“That’s still a sensitive subject, because I wanted to play so bad,” he admits. “I literally have dreamed about playing in the Panthers’ stadium, so that was pretty rough. In pregame I almost cried walking around the field, it was like a dream come true. When we ran out of that tunnel I was just ecstatic, so happy to be there.
“I took it all in and said, ‘You’re getting better, you’re getting stronger, you’ve got to take this time so don’t rush it and come back too soon. But it was rough. We lost a hard one there.”
Deaver had been projected to start at tight end before he was felled by his second knee operation. Without him, that position became the youngest and least experienced on the entire team, manned mostly by freshmen and sophomores who had never been in a game. Redshirt freshman David Reeves wound up starting every contest, caught 18 passes and scored three times while sophomore Issac Blakeney added 32 receptions off the bench while splitting time at wideout. Backup quarterback Brandon Connette provided another option by occasionally lining up as a hybrid end as part of his multi-positional role within the offense.
With Deaver back and Reeves now experienced, Blakeney is focusing on his more nature slot-receiver role, along with sophomore reserve Erich Schneider. Veteran defensive tackle Nick Sink moved across the line to tight end during bowl practice and while he has the strength of a 285-pound lineman, it’s worth noting that he caught 80 passes in high school.
But Deaver remains the key commodity. As his roommate, quarterback Anthony Boone, points out, Deaver is such an asset in both the pass and run games that his presence on the field won’t tip the defense as to what kind of play the Blue Devils are considering.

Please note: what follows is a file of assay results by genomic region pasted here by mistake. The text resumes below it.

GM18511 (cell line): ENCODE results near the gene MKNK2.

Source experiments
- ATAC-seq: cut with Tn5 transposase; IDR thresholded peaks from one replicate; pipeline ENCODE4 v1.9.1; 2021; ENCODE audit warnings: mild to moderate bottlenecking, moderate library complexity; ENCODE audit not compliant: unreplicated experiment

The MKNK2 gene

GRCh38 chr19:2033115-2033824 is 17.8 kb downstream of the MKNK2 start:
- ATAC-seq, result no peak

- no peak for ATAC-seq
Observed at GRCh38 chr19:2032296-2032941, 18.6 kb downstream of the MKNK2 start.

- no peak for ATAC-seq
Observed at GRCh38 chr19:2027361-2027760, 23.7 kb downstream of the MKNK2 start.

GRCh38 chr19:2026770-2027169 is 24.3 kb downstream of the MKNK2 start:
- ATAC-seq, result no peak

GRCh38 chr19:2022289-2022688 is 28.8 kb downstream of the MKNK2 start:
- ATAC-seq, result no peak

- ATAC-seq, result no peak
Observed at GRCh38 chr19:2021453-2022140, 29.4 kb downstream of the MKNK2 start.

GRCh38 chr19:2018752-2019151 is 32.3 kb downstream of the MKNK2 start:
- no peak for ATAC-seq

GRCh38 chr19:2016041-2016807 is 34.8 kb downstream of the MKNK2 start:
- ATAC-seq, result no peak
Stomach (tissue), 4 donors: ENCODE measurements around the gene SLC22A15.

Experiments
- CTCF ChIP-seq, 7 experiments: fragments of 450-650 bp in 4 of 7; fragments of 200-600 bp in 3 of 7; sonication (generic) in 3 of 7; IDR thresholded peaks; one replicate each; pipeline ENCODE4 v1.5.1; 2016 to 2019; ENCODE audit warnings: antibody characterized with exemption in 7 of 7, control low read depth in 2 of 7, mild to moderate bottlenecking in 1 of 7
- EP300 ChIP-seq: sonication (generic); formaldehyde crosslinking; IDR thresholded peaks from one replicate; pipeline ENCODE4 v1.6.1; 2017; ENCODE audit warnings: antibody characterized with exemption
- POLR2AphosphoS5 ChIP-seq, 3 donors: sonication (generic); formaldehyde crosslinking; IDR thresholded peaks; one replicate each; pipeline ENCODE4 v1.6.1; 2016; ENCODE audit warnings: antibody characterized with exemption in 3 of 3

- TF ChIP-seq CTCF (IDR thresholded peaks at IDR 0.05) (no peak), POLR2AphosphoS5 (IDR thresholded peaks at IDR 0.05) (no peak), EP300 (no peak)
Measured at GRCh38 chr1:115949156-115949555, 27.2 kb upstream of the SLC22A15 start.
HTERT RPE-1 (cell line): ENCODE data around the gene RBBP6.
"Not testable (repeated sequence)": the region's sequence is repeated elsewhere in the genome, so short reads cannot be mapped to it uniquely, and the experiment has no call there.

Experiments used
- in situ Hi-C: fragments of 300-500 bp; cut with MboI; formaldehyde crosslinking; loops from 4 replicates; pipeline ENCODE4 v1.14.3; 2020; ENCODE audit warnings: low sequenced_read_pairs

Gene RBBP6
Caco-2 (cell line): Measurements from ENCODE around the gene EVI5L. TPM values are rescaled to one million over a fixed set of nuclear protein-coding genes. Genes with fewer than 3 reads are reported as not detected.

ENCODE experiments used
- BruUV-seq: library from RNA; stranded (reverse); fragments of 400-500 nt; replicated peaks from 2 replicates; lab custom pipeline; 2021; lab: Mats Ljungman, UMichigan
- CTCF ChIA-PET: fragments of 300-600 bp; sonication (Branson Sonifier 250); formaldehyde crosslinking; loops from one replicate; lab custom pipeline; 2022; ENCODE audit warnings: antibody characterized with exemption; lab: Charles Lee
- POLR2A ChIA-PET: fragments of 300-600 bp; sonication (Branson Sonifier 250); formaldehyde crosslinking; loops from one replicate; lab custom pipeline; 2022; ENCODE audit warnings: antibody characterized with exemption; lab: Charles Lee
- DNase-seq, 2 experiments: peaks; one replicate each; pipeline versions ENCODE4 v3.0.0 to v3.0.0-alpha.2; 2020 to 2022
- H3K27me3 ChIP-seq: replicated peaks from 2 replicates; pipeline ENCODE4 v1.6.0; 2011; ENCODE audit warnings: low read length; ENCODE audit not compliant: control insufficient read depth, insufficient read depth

“In the past we’ve sometimes brought in a tight end to block or a tight end to catch,” Deaver says. “I think I bring that versatility where I can hold off a defensive end but I can also get around him to make a catch. There’s a lot I hope to bring to our offense. I did when I played before, and now that I’ve trained and gotten a little bigger and know more, I’ve never been more prepared to take on this role.
“I feel better than I ever have. I feel strong. Not only did this year give me a chance to physically train and get better and stronger, but mentally I’ve never been more sound just knowing our plays. We do a lot of stuff with hand signals from the sideline, and being able to understand that quickly and get lined up gives you so much of an edge. Instead of having to think about it, or wait a second, now it’s all in my head. It’s all quick, and when you can play that fast it gives you an edge. We can play faster and it’s hard for defenses to handle that.”
Another edge Deaver brings is his bond with Boone, who takes over the signal-calling duties from the graduated Sean Renfree. Boone is another of the team’s Charlotte-area products and has known Deaver since well before their college and high school days.
“He was my quarterback in middle school, so we’ve developed a relationship over time,” Deaver notes. “We went to different high schools but we’ve come back together at Duke and I would like to say we have a pretty good connection. I know what he wants, where he wants me to be in certain situations. We almost don’t have to communicate verbally. We can look at each other and see things and communicate that way.